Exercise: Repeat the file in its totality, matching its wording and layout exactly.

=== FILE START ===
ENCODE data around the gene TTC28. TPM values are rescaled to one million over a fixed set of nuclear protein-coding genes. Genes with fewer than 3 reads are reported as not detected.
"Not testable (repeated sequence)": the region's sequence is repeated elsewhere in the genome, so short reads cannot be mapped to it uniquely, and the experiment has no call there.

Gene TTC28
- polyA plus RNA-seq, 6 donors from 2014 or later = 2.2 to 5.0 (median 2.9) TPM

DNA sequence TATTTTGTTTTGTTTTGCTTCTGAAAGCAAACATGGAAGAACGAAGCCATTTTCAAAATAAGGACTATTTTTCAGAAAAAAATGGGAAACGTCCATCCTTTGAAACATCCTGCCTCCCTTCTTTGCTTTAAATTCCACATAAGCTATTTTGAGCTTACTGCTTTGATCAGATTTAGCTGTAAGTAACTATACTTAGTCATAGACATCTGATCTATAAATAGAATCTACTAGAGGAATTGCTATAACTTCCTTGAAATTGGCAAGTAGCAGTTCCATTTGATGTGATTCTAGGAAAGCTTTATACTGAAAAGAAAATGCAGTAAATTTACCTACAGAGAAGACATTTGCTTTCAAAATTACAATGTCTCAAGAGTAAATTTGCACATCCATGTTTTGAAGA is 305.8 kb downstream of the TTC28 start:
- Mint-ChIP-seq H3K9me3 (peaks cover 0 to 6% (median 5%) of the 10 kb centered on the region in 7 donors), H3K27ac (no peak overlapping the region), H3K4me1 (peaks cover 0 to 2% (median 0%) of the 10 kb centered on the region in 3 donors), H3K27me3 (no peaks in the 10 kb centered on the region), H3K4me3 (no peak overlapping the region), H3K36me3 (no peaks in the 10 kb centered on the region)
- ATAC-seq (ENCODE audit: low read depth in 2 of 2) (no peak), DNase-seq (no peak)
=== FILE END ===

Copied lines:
ENCODE data around the gene TTC28. TPM values are rescaled to one million over a fixed set of nuclear protein-coding genes. Genes with fewer than 3 reads are reported as not detected.
"Not testable (repeated sequence)": the region's sequence is repeated elsewhere in the genome, so short reads cannot be mapped to it uniquely, and the experiment has no call there.

Gene TTC28
- polyA plus RNA-seq, 6 donors from 2014 or later = 2.2 to 5.0 (median 2.9) TPM

DNA sequence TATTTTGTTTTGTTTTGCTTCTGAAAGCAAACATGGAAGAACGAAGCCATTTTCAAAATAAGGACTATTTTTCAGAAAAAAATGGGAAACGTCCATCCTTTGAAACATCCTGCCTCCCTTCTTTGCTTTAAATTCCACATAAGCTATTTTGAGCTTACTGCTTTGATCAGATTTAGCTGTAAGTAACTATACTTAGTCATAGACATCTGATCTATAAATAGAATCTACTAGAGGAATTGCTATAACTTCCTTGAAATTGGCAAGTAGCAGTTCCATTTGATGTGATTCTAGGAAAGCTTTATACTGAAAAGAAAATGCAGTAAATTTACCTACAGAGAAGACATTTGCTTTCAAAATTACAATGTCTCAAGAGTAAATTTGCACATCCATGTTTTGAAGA is 305.8 kb downstream of the TTC28 start:
- Mint-ChIP-seq H3K9me3 (peaks cover 0 to 6% (median 5%) of the 10 kb centered on the region in 7 donors), H3K27ac (no peak overlapping the region), H3K4me1 (peaks cover 0 to 2% (median 0%) of the 10 kb centered on the region in 3 donors), H3K27me3 (no peaks in the 10 kb centered on the region), H3K4me3 (no peak overlapping the region), H3K36me3 (no peaks in the 10 kb centered on the region)
- ATAC-seq (ENCODE audit: low read depth in 2 of 2) (no peak), DNase-seq (no peak)